Harvard's Kennedy School of Government has a tradition of inviting political and media figures to become "visiting fellows" for short periods of time, which means they hang around campus appearing on panels and falling in love with Minnie Driver and such. This fall, the school invited Chelsea Manning—the Army whistleblower whose prison sentence for leaking sensitive documents was commuted by President Obama in January—to be one of these fellows. Various national security figures attacked the appointment, and CIA Director Mike Pompeo skipped a Thursday speech at Harvard in protest. On Friday, Kennedy school dean Doug Elmendorf announced that he had revoked Manning's fellowship, writing that "many people view a Visiting Fellow title as an honorific" and that he had failed to properly consider how honoring Manning in such a way "fulfills the values of public service to which we aspire."
As has been noted elsewhere, the decision to formally bail on Manning implies the perverse continued endorsement of the "public service" rendered by another current visiting fellow, Corey Lewandowski, the corrupt, screaming thug who helped launch and run the most racist, anti-democratic presidential campaign in modern history. But Elmendorf's statement is also interesting in light of Harvard's friendly relationship with Henry Kissinger—a triple graduate of the institution who has been celebrated by its august dons, including Kennedy School professors, and hosted on more than one occasion on campus. (The Kennedy School scheduled another event with him earlier this year, but it was postponed.)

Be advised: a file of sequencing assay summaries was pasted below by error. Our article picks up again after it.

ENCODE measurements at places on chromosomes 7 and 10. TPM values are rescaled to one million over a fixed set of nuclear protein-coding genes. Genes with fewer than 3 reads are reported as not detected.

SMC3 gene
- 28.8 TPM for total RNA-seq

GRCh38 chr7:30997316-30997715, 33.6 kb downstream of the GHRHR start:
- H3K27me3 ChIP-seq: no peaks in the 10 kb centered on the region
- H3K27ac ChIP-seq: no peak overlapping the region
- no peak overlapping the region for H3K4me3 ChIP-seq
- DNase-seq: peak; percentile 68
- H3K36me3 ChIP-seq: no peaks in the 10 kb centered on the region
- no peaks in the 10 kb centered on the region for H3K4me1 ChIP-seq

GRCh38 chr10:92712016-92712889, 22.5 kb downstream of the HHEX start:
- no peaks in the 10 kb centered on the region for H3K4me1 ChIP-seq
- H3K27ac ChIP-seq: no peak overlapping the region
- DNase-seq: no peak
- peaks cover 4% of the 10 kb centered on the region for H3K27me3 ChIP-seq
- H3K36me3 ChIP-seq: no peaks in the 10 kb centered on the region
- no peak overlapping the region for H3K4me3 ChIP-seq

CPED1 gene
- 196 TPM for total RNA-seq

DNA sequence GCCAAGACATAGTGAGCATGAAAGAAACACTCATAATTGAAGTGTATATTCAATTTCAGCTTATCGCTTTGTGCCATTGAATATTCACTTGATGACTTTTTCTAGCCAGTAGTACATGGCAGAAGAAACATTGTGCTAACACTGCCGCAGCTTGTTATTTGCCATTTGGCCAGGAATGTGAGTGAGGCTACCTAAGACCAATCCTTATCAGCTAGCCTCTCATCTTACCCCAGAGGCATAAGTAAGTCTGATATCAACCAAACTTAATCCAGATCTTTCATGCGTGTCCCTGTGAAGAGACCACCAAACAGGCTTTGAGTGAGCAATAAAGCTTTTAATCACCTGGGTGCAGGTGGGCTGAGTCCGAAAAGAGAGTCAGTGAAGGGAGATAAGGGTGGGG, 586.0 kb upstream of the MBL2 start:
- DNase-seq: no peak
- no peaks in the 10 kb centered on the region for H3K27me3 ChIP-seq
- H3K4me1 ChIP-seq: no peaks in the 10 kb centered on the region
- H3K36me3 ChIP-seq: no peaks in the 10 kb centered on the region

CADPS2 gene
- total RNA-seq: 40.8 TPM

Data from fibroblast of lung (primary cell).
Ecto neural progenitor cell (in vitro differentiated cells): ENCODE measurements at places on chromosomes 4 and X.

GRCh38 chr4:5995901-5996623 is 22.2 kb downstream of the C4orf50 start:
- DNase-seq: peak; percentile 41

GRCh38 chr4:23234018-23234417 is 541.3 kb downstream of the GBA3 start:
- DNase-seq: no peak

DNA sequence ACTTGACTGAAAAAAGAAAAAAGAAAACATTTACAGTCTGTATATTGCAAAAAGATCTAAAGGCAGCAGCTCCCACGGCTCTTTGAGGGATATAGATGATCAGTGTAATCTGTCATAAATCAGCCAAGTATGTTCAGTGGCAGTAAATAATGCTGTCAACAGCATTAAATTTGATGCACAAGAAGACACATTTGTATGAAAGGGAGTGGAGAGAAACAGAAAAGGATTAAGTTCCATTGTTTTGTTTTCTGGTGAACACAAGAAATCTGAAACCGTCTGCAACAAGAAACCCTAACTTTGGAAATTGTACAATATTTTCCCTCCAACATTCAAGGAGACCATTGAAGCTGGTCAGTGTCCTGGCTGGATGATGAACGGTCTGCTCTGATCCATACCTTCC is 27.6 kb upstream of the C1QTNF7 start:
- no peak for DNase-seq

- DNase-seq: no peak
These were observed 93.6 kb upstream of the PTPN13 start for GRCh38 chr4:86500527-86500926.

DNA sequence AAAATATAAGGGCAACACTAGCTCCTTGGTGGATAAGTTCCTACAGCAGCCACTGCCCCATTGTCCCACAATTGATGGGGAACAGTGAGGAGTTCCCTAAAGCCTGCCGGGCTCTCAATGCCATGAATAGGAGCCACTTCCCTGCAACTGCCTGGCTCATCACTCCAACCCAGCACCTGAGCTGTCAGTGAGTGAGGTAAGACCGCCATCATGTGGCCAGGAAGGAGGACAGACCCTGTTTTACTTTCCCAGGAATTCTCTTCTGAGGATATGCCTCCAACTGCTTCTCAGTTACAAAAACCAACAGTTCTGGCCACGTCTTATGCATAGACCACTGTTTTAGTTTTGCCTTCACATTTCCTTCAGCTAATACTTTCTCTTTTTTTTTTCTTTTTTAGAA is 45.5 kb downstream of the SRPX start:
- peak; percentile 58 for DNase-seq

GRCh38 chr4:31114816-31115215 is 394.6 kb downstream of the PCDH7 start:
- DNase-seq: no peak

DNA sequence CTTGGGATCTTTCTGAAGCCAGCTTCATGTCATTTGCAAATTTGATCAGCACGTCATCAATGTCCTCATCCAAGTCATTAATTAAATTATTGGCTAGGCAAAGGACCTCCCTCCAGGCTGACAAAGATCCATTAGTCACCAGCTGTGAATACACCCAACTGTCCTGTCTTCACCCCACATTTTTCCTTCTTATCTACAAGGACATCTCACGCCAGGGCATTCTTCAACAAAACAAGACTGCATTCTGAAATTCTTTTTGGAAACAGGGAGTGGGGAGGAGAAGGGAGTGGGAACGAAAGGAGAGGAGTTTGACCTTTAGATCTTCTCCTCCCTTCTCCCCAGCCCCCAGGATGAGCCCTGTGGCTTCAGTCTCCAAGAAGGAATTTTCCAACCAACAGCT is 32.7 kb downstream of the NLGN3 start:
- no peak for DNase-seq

Manning, of course, committed the crime of leaking sensitive information, but there is no evidence that any U.S. service member or citizen died as a result of her disclosures. It's been established in mainstream works of history, though, that Kissinger leaked nonpublic information about President Lyndon Johnson's 1968 Vietnam peace talks to the Nixon campaign. Nixon subsequently sabotaged the talks under the belief that their failure would help his chances in the election. The U.S.'s involvement in Vietnam then continued until 1975, during which time more than 21,000 U.S. service members lost their lives.
Now, it's impossible to know whether Johnson's peace initiative would have been successful if Kissinger and Nixon hadn't tried to ruin it. But it is possible to say that sabotaging American diplomacy by leaking information to Richard Nixon is not good "public service." Harvard's Kennedy School of Government, j'accuse!